Huffington Post recently published an article entitled When Post Partum Depression Doesn’t Go Away. Certainly, there are far more new moms out there suffering from post partum depression (PPD) that have been diagnosed, and many just assume that it’s “baby blues”. The fact is that these are two very different things.
As always, I want to make sure that you have the best, and most current information possible, so I turned to Dr. Shoshana Bennett, Ph.D., or “Dr. Shosh” for her opinion. Below is an interview of sorts that addresses the need for those suffering (or those who suspect they are suffering) from PPD to seek help, including early screening and treatment.
“In the article, they talk about screening for Post Partum Depression…do you think that this could help to identify cases early on?”
Dr. Shosh: “Screening for PPD in new mothers was mentioned in this article, and I certainly agree. Screening for depression and anxiety should also occur every trimester during pregnancy, since this has been proven to help predict postpartum depression and anxiety. In turn, a wellness strategy can be put in place to help prevent it. Screening during pregnancy can also, of course, help to identify pregnant women who are already suffering, which happens at about the same rate as it does postpartum. Just as crucial as screening is a referral to a therapist who specializes in the treatment of perinatal mood and anxiety disorders (PMADs) so women who need or want help can receive a comprehensive assessment and subsequent plan of action.”
“Do you think that all mothers who are suffering from PPD should seek help?”
Dr. Shosh: “What was not mentioned in this article was the importance of never counting on PPD to go away by itself. Although it may lessen and sometimes even disappear without intervention, as with any disorder the prognosis is best when it’s treated as quickly as possible. This illness tends to be tougher to treat when left to its own devices and hangs on for an extended period. In addition, the emotional and psychological challenges for the woman and her family multiply the longer the illness continues, adding to the complexity of the situation and depth of suffering. Also not mentioned is that “treatment,” along with therapy, might include alternatives or additions to medication such as acupuncture, photo therapy or TMS, to name a few.”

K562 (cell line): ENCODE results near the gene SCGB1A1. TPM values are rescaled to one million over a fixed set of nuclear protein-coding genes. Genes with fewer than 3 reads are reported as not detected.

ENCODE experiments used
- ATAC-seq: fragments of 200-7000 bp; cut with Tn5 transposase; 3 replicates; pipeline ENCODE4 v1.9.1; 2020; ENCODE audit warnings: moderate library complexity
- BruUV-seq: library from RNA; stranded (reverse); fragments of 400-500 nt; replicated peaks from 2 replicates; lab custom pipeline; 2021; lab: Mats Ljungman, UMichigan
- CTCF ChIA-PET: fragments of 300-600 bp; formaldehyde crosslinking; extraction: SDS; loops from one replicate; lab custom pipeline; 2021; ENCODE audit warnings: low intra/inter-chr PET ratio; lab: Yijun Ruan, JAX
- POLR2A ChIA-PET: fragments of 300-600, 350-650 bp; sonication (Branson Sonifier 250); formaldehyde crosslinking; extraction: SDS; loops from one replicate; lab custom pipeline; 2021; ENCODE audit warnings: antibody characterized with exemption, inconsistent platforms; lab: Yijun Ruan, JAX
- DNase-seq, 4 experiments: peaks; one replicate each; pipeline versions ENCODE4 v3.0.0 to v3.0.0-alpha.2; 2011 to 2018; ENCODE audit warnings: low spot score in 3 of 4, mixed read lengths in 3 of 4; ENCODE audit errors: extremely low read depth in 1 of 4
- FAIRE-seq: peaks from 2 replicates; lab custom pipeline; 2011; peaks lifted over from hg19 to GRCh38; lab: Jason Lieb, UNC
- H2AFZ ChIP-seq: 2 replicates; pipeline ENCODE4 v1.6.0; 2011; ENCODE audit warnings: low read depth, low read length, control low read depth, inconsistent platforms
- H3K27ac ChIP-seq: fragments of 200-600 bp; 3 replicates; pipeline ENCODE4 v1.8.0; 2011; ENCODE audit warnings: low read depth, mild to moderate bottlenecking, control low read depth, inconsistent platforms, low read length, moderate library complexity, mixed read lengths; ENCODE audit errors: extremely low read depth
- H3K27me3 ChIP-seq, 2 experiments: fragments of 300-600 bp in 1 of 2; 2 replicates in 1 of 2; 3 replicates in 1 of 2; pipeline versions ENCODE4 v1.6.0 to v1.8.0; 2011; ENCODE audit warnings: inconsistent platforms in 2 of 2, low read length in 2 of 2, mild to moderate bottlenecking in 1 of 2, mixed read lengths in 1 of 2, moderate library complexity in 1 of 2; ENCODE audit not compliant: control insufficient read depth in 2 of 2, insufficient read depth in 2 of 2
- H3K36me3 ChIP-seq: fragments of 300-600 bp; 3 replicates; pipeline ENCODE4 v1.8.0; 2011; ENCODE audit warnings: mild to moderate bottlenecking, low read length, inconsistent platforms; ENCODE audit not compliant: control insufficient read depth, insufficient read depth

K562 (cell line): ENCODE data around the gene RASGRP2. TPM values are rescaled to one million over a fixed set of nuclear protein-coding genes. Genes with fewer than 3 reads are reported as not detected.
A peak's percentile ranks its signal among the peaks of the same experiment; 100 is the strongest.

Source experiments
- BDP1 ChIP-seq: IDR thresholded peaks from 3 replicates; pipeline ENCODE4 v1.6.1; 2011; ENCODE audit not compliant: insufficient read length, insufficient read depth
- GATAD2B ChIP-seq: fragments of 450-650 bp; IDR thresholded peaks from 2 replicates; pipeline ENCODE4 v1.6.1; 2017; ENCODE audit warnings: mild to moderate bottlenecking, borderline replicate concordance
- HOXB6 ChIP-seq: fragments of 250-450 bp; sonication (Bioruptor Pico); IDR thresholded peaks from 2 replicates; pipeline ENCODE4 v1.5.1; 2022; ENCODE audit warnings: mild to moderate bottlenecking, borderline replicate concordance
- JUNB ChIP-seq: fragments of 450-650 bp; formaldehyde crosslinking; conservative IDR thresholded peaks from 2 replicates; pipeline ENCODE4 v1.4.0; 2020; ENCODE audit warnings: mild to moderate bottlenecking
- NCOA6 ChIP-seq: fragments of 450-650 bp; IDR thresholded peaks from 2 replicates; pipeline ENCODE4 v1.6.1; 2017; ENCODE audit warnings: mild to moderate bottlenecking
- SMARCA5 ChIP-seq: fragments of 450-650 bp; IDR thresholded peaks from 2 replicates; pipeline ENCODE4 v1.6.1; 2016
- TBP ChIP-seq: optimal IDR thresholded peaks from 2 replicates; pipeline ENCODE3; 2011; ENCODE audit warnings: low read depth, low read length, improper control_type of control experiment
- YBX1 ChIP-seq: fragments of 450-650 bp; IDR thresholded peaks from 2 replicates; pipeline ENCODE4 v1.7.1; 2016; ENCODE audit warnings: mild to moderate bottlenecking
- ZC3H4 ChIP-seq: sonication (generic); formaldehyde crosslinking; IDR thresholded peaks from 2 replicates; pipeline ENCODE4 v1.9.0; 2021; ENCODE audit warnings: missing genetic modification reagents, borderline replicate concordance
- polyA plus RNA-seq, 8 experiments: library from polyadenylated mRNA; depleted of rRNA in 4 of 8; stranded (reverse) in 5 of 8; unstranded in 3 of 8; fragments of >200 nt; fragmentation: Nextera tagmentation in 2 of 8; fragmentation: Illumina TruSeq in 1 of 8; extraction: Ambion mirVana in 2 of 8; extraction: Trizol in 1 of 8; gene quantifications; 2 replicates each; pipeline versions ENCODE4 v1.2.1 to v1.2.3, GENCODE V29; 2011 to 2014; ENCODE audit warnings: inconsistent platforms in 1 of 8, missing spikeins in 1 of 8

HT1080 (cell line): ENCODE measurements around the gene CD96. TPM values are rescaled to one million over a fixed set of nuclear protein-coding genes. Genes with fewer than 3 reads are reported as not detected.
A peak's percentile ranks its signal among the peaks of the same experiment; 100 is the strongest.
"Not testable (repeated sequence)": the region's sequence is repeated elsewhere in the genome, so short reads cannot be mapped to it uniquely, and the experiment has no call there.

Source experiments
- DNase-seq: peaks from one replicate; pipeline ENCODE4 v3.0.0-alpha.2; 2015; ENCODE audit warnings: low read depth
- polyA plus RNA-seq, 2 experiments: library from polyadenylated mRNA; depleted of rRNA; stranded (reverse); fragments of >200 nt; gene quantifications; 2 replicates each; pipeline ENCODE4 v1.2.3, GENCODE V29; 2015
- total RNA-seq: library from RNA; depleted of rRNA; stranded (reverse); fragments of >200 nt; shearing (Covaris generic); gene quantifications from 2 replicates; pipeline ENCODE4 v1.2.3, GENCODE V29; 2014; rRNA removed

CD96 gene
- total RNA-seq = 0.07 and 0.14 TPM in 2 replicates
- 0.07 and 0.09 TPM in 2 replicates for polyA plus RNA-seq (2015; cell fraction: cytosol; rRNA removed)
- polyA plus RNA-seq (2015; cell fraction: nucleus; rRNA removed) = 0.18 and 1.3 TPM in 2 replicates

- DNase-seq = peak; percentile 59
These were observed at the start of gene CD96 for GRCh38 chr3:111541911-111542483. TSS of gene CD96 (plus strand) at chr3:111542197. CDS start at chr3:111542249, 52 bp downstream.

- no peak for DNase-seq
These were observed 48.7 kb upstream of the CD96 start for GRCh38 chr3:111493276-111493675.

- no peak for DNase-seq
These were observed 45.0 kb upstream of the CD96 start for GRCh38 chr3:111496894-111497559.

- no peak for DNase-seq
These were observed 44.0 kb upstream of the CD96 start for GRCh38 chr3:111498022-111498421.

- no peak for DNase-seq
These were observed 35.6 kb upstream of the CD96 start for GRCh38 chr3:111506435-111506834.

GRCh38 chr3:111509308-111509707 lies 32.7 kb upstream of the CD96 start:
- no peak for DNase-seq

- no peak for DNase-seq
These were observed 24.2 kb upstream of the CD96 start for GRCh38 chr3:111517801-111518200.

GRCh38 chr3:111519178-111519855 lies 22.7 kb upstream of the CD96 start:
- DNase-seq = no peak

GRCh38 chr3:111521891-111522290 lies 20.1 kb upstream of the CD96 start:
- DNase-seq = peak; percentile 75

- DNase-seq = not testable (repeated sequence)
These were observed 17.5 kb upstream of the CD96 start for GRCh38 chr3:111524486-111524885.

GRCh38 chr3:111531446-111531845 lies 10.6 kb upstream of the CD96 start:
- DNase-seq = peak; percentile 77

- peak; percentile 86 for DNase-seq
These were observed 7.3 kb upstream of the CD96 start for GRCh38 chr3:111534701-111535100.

“Post Partum Depression is treatable, as you said. Do those suffering from PPD usually have a history of depression?”
Dr. Shosh: “In my clinical experience spanning almost 30 years of working with women worldwide with PMADs (just under 21,000 women to date), I have yet to experience a woman not recovering from these acute illnesses. As mentioned in the article, often women realize that there has been an underlying mental health problem present for years before the PPD (or other PMAD). But others experience the PPD as their first and possibly only depression. No matter what the case, postpartum episodes of depression are completely treatable and they do go away with proper treatment (that’s the key).”
“What’s the one thing that new moms (and dads) should take from this article?”
Dr. Shosh: “The take home message for all pregnant and postpartum women is to stay on top of their mental health. If they aren’t sure what they’re feeling is normal, they should seek help with a therapist specializing in these disorders. There’s nothing to lose — they will either receive reassurance that all is normal, or get the treatment that they need and deserve so they can get back to enjoying their lives.”
For more resources on PPD, please review Dr. Shosh’s site: www.DrShosh.com, or download her app. If you think that you or a loved one is currently experiencing PPD, please don’t assume that it will just ‘get better’. Seek support so that you can work through it.
Interview with Shoshana Bennett, Ph.D. (“Dr. Shosh”)